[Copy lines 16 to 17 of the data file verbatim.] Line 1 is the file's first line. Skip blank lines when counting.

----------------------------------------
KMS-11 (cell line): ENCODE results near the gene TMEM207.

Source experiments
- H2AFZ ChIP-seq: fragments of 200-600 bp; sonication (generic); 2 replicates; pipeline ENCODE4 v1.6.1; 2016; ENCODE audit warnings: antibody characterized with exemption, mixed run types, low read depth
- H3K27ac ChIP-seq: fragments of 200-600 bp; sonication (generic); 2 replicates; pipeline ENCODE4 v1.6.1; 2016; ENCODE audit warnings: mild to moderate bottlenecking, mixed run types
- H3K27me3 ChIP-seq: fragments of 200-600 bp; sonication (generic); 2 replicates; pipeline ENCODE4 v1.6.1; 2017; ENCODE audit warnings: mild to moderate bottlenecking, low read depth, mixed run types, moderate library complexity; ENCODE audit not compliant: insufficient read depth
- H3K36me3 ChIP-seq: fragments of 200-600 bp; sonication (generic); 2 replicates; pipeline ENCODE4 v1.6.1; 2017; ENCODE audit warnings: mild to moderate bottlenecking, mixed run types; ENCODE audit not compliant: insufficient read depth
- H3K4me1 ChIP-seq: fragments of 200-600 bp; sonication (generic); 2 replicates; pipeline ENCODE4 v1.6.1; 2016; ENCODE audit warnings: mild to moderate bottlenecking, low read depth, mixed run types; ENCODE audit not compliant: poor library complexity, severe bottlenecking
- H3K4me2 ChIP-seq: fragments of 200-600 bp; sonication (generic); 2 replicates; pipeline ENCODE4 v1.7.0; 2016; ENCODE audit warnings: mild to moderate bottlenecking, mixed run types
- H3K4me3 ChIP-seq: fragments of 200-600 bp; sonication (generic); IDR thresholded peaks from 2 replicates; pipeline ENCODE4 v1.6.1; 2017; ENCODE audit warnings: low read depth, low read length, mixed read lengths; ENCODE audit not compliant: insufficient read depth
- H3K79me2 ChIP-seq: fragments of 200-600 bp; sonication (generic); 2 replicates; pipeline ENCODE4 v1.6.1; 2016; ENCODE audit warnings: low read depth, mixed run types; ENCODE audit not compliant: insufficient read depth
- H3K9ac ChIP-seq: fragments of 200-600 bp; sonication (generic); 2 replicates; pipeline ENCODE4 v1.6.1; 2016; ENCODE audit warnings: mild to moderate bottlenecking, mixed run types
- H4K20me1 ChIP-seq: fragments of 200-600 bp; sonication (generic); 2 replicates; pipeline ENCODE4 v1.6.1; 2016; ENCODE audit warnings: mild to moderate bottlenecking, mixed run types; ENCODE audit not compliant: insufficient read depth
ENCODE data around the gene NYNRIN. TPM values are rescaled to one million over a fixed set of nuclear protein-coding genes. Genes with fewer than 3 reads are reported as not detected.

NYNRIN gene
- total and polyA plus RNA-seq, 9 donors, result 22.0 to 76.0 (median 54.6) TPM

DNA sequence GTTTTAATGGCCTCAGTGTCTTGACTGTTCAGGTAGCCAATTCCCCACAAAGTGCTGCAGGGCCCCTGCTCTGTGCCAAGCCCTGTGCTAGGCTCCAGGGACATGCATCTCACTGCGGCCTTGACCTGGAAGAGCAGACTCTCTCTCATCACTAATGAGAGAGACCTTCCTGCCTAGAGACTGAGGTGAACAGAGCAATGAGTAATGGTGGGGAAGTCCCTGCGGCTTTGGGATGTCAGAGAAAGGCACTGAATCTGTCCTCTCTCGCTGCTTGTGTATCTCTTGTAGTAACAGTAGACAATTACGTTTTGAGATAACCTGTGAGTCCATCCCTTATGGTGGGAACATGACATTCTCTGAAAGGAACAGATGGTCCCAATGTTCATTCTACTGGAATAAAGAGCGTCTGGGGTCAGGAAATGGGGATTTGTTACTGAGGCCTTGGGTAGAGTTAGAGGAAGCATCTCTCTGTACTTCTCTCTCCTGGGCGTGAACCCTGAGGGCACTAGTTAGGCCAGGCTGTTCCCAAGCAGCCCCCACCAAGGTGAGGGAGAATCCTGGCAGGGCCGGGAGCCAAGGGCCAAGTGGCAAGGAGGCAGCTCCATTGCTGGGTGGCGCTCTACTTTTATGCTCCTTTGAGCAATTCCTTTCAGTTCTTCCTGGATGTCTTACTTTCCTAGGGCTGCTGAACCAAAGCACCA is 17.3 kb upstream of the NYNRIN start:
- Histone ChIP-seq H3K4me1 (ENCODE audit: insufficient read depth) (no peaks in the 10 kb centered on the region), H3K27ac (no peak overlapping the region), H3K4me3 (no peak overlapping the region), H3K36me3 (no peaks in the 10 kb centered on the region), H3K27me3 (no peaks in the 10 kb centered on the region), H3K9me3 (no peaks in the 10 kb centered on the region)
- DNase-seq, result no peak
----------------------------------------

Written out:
DNA sequence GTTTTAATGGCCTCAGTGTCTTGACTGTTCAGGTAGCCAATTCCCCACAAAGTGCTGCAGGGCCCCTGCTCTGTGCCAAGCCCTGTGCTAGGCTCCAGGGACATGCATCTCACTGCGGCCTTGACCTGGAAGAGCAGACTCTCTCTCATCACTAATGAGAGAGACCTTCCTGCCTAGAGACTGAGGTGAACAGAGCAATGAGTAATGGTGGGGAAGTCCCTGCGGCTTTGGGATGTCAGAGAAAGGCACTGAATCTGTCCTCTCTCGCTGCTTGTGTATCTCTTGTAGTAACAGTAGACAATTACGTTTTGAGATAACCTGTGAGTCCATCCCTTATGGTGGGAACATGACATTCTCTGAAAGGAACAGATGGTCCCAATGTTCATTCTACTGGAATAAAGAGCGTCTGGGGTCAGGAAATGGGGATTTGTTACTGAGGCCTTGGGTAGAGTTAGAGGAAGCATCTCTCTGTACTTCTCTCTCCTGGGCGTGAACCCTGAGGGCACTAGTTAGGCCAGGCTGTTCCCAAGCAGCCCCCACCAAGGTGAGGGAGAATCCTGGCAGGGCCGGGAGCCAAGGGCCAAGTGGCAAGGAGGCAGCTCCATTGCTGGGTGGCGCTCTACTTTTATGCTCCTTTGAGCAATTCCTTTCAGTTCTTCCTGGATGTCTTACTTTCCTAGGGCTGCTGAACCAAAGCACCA is 17.3 kb upstream of the NYNRIN start:
- Histone ChIP-seq H3K4me1 (ENCODE audit: insufficient read depth) (no peaks in the 10 kb centered on the region), H3K27ac (no peak overlapping the region), H3K4me3 (no peak overlapping the region), H3K36me3 (no peaks in the 10 kb centered on the region), H3K27me3 (no peaks in the 10 kb centered on the region), H3K9me3 (no peaks in the 10 kb centered on the region)